Veerasundaravel's Ruby on Rails Weblog

February 25, 2011

Why Ruby unless doesn’t have elsif or elsunless option

C language example. Illustrates if-else statement.

Image via Wikipedia


if statement supports else and elsif constructs in order to check the conditions in further level. some thing like below:

if customerName == "Fred"
  puts "Hello Fred!"
elsif customerName == "John"
  puts "Hello John!" 
elsif customername == "Robert"
  puts "Hello Bob!"
else
  puts "Hello Customer!"  
end

If  any one of the above condition is true means, it will output the corresponding string. And nothing matched means, it will result the default output string Hello Customer!. So here we can check multiple condition using elsif.

 

elsif or elsunless constructs in unless statement:

But unfortunately unless statement supports only else construct not elsif or elseunless with in it. Lets walk through some example.

unless true
  puts "one"
else
  puts "two"
end

#It will result the output as "two"
unless true
  puts "one"
elsif true
  puts "two"
else
  puts "three"
end

SyntaxError: compile error
syntax error, unexpected kELSIF, expecting kEND
unless true
  puts "one"
elseif true
  puts "two"
else
  puts "three"
end

It wont throw any error, but will result the output as "three" instead of "two".
unless true
  puts "one"
elsunless false
  puts "two"
else
  puts "three"
end

Same like above it wont throw any error, but will result the output as "three" instead of "two".

 

What are the solutions to this:

Depending upon your condition, you need to select a appropriate if or unless statement.
Prefer if statement at first, then only unless statement.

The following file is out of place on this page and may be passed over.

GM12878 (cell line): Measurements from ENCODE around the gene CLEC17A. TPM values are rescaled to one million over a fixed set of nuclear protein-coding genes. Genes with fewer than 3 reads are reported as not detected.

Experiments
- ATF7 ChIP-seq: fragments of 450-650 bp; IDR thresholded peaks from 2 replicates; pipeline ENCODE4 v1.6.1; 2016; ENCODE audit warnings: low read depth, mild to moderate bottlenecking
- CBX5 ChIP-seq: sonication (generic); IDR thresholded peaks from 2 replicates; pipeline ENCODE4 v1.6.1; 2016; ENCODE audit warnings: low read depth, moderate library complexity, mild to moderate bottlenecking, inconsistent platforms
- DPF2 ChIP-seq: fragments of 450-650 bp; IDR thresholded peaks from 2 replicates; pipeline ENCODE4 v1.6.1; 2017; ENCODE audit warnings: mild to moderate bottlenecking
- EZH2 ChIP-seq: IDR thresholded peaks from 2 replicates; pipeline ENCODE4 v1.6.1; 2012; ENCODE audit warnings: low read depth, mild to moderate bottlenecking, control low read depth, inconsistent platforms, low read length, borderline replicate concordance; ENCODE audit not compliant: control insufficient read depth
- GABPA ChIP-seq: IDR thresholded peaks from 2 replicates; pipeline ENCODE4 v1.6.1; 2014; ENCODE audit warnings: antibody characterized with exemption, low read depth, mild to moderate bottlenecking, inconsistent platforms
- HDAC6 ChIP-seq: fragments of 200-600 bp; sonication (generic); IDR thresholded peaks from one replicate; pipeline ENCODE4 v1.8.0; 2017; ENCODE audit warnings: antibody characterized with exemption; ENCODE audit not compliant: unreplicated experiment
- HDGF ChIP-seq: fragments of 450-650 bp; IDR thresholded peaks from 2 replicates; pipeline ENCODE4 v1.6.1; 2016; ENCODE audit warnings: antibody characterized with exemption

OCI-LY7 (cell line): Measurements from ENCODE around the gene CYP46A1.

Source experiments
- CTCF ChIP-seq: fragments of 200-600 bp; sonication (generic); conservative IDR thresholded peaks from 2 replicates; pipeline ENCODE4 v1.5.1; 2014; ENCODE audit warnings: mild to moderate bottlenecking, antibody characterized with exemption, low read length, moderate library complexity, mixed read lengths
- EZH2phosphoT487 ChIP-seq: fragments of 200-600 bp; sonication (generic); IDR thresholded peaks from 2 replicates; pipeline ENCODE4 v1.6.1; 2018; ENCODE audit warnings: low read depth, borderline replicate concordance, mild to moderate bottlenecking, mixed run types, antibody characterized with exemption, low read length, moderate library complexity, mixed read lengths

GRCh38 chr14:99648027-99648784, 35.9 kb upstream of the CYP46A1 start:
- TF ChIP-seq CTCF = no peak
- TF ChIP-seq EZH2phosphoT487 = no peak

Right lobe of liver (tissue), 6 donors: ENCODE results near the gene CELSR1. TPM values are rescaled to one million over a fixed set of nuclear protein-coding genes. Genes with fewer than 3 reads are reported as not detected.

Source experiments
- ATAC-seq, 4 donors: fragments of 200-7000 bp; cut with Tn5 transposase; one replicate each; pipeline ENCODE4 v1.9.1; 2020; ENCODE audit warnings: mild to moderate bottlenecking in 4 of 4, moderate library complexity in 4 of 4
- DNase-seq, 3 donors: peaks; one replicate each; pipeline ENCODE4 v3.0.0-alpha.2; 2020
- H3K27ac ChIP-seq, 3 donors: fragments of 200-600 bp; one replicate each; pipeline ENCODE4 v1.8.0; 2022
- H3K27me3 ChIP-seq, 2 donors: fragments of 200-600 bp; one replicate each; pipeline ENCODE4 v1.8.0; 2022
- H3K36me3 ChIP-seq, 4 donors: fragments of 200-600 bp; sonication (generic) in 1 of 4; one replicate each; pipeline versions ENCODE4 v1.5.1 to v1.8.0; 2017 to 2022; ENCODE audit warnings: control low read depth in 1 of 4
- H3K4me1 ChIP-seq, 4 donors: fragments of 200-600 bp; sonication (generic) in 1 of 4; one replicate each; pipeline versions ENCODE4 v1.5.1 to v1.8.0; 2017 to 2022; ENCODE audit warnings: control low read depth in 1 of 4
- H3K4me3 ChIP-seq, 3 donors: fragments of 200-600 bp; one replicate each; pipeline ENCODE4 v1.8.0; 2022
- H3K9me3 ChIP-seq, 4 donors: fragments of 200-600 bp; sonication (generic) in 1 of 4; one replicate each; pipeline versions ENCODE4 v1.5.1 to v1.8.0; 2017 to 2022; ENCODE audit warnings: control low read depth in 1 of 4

If you need check multiple conditions then go only with if statement, cos in if statement only you can easily use multiple elsif constructs.
Use unless statement when you want to check a false output condition or a meaning full condition. For example, unless housefull print “Tickets are avilable” end

 

In Programmattic way:

Consider the following unless statement with elsif conditions can be modified into if..elsif statement.

unless true
  puts "one"
elsif true
  puts "two"
else
  puts "three"
end

#Above one will result error. Lets try to modify this statement in if..elsif statement as follows:

unless true
  puts "one"
else if true
    puts "two"
  else
    puts "three"
  end
end
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February 1, 2011

Rails ActiveRecord: validate single attribute


 

In Rails ActiveRecord we can validate a whole object, but we cannot validate a particular attribute of the object something like below:

>> u = User.new(:email=>"blah blah", :name=> "Some Correct Name")
>> u.valid?
>> false

>> u.valid?(:email)
ArgumentError: wrong number of arguments (1 for 0)
from (irb):2:in `valid?'
from (irb):2
>>

 

Here some quick solution for validating a particular attribute of an ActiveRecord object. Create a .rb file like below place in config\initializers folder.

module ValidateAttribute
  def self.included(base)
    base.send :include, InstanceMethods
  end

  module InstanceMethods
    def valid_attribute?(attribute_name)
      self.valid?
      self.errors[attribute_name].blank?
    end
  end
end

ActiveRecord::Base.send(:include, ValidateAttribute) if defined?(ActiveRecord::Base 

 

Now you can validate a particular attribute of an object as follows:

>> u = User.new(:email=>"blah blah", :name=> "Some Correct Name")
>> u.valid?
>> false

>> u.valid?(:email)
ArgumentError: wrong number of arguments (1 for 0)
from (irb):2:in `valid?'
from (irb):2
>>
>> u = User.new(:email=>"blah blah", :name=> "Some Correct Name")
>> u.valid?
>> false

>> u.valid_attribute?(:email)
>> false

>> u.valid_attribute?(:name)
>> true 

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